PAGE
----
Skip to content

UN undertakes formidable duty

Organization works to manage global peace, security

In 1920, following the First World War, the League of Nations was formed with 42 signatory nations supporting it. There were four permanent member nations; however, one significant nation was not a member, the United States. The League had mixed results in ensuring regional and global peace. It folded in 1939 with the start of the Second World War.

During that war, Allied leadership worked on a revamped international peace organization, with 50 nations signing a charter in June 1945, with ratification in October that year by five permanent members of a new Security Council (U.S., U.K., France, U.S.S.R. and China) and most of the then 46 other member nations. The inaugural meetings of the General Assembly and Security Council were held in London in January 1946 (there are now 193 countries that are members of the United Nations (UN), out of 195 countries worldwide; Taiwan, deemed part of China, and the Cook Islands, deemed part of New Zealand, are not members).

Has the United Nations performed better than the League of Nations? Yes, because member states seem committed to preventing international and regional conflict or at least limiting the impact of conflicts that arise.  And it has lasted 60 years longer than the League. Diplomacy and dialogue play a significant role in the mitigation of disputes and conflicts, and the UN is a reasonably effective forum for this. It has grown into a big international bureaucracy with six main divisions of operation. If the General Assembly, one division, is the heart of the UN and the main forum for diplomacy and dialogue, the Security Council, another division, with its five permanent members and 10 non-permanent, rotating members representing five regions around the world, is the muscle. The limits of the latter became apparent during the Cold War between two permanent council members, the U.S. and U.S.S.R., which inhibited UN effectiveness toward world peace and cooperation. However, the U.N. and its Security Council prevailed; even old enemies were able to eventually contribute to better relations, temporary as they always may be.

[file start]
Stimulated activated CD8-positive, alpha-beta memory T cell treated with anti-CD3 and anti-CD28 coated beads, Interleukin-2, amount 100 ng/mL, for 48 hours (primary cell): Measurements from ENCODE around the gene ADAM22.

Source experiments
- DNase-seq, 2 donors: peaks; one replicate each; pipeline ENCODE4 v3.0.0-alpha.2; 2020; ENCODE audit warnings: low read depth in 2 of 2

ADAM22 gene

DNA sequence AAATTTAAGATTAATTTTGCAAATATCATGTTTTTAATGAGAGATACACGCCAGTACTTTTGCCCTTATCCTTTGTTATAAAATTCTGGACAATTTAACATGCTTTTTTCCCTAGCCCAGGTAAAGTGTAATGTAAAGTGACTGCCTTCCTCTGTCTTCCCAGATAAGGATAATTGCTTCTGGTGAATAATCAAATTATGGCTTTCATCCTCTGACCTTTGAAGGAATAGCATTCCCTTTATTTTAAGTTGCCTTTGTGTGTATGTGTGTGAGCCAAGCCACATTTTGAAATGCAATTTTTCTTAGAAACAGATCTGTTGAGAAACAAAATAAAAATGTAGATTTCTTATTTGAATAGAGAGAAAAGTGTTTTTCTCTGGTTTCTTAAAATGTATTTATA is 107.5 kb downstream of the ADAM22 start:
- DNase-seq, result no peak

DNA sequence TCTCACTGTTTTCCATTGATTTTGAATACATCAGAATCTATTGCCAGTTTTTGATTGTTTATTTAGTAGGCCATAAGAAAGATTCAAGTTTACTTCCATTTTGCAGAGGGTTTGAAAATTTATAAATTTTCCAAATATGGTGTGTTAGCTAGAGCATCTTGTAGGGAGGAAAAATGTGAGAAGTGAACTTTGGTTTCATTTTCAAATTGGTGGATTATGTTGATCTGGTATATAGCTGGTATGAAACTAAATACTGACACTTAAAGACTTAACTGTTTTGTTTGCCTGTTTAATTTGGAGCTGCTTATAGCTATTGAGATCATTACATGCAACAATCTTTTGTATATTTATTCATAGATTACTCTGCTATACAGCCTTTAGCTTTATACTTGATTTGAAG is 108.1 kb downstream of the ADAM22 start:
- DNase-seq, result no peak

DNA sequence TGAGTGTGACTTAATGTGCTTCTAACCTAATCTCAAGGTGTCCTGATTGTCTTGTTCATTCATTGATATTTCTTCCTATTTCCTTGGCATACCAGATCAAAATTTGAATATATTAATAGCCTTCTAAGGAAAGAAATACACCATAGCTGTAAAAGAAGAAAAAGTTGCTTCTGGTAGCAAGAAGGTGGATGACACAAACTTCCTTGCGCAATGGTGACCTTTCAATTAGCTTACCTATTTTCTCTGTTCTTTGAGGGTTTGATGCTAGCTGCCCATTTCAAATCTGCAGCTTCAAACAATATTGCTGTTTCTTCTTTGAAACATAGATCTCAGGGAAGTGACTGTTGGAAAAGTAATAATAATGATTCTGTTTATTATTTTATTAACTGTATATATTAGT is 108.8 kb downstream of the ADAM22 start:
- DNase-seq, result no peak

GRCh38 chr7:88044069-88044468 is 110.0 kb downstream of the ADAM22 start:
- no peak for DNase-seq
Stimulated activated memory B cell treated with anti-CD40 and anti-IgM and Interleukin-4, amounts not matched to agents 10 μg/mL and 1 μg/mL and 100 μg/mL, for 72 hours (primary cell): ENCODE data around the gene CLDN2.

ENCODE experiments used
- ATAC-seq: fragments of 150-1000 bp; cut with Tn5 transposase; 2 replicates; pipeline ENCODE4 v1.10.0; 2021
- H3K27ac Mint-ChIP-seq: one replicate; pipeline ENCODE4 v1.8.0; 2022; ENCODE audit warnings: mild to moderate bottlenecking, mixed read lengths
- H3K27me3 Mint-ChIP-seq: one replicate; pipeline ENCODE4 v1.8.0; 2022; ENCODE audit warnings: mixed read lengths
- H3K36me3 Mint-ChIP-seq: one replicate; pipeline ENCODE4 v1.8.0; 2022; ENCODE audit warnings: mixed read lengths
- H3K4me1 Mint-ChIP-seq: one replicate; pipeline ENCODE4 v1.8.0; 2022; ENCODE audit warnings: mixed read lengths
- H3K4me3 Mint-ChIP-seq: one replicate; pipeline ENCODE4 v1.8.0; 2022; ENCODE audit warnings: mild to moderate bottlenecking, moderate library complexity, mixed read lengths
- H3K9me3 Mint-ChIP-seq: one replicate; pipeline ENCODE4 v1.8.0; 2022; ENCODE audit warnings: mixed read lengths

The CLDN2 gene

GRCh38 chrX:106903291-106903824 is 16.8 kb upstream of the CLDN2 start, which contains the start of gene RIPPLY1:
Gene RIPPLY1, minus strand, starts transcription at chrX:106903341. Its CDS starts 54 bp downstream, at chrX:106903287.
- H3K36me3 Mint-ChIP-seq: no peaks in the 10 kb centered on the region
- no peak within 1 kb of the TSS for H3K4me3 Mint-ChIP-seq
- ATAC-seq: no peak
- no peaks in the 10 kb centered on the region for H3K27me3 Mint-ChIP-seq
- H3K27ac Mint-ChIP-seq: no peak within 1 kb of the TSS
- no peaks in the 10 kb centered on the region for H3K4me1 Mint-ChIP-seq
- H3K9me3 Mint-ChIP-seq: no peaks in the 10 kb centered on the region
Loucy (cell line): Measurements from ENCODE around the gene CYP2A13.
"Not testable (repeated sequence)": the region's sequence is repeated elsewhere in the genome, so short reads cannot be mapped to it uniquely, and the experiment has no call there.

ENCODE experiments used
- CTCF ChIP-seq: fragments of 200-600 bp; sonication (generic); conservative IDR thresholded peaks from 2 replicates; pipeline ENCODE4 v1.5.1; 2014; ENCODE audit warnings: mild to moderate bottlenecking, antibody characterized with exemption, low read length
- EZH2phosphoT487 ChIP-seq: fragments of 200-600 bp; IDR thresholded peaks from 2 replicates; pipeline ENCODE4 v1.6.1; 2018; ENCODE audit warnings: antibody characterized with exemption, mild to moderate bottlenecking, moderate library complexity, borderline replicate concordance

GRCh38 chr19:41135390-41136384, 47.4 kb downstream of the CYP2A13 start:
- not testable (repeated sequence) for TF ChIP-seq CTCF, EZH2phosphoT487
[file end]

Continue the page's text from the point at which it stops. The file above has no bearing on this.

Having a significant responsibility for managing global peace and security, the UN undertakes a formidable duty. With funding and support from member states, with the U.S. the leading funder at 28 per cent (Canada is ninth at 2.7 per cent, just below Russia), the UN operates on approximately US$3.5 billion a year, roughly five per cent of the cost of operating the Alberta government. It operates several service organizations to deliver programs of support where deemed needed, such as UNICEF and UNESCO. The UN strives to remain apolitical in its administration and services, a difficult but necessary requirement to be effective. A recent exposure of some employees of the UN Relief and Works Agency for Palestinian Refugees allegedly having participated with Hamas in the Oct. 7 brutal attack on Israeli civilians may bring UN objectivity into question, although the actions of some workers in one agency should not smear the entire organization.

Currently, as we witness wars in the Ukraine, the Middle East, threats of war between China and Taiwan, the menace of North Korea, to name some bigger threats, we may wonder if the UN can be lastingly effective, able to prevent a Third World War. If the unthinkable happens, the concept and overall operation of the UN should not be blamed. That responsibility must fall on member states and humankind’s perpetual propensity for not loving thy neighbour.


push icon
Be the first to read breaking stories. Enable push notifications on your device. Disable anytime.
No thanks